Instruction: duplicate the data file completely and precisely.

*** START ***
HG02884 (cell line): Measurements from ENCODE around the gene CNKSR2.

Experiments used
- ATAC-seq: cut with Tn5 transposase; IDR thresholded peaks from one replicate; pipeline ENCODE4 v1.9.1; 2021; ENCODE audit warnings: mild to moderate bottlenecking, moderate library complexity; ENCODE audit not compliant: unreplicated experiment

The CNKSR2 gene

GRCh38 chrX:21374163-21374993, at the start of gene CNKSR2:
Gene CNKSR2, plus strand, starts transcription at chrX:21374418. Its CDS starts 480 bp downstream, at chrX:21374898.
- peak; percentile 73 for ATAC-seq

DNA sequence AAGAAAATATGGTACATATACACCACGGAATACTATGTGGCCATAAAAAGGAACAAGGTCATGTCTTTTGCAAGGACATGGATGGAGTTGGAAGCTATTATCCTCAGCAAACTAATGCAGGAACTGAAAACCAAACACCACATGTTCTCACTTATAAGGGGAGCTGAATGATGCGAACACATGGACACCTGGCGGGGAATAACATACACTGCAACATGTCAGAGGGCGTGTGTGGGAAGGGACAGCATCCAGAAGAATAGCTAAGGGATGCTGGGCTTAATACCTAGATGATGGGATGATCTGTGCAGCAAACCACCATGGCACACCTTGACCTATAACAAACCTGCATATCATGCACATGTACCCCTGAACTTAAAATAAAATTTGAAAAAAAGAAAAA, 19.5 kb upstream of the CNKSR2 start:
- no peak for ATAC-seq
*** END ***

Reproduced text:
HG02884 (cell line): Measurements from ENCODE around the gene CNKSR2.

Experiments used
- ATAC-seq: cut with Tn5 transposase; IDR thresholded peaks from one replicate; pipeline ENCODE4 v1.9.1; 2021; ENCODE audit warnings: mild to moderate bottlenecking, moderate library complexity; ENCODE audit not compliant: unreplicated experiment

The CNKSR2 gene

GRCh38 chrX:21374163-21374993, at the start of gene CNKSR2:
Gene CNKSR2, plus strand, starts transcription at chrX:21374418. Its CDS starts 480 bp downstream, at chrX:21374898.
- peak; percentile 73 for ATAC-seq

DNA sequence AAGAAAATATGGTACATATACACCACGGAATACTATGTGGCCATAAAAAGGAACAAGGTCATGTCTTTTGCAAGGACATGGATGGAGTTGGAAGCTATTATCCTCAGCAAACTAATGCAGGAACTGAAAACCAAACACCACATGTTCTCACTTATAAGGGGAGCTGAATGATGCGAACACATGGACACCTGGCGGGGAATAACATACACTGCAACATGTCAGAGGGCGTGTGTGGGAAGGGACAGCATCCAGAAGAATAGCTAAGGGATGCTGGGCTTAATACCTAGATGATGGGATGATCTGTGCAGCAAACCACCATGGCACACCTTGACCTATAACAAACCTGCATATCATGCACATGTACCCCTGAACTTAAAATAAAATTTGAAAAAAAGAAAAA, 19.5 kb upstream of the CNKSR2 start:
- no peak for ATAC-seq